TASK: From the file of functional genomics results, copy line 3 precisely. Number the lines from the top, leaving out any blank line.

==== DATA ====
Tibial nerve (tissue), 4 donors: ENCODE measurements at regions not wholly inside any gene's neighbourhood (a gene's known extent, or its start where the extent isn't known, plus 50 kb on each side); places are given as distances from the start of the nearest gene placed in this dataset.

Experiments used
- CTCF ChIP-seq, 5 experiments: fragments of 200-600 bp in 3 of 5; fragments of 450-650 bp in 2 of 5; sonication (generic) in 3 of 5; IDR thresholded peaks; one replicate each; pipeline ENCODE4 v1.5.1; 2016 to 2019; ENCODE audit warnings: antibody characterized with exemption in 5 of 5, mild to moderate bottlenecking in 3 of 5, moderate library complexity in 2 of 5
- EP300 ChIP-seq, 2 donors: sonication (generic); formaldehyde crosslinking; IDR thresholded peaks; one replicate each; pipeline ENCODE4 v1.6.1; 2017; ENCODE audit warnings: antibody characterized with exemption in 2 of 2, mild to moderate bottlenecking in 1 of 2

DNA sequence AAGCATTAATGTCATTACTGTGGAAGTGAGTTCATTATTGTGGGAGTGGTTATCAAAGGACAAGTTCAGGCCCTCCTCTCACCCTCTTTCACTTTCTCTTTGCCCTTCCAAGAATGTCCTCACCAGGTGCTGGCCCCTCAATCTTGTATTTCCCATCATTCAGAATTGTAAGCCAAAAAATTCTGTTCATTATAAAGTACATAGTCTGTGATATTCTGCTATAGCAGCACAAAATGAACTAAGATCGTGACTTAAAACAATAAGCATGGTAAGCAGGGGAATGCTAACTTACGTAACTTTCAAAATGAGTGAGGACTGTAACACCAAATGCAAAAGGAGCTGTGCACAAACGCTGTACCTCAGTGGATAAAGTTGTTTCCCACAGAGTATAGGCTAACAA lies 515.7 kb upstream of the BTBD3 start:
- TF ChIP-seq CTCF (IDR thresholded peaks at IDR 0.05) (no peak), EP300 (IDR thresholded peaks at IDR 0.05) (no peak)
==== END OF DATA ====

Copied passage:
- CTCF ChIP-seq, 5 experiments: fragments of 200-600 bp in 3 of 5; fragments of 450-650 bp in 2 of 5; sonication (generic) in 3 of 5; IDR thresholded peaks; one replicate each; pipeline ENCODE4 v1.5.1; 2016 to 2019; ENCODE audit warnings: antibody characterized with exemption in 5 of 5, mild to moderate bottlenecking in 3 of 5, moderate library complexity in 2 of 5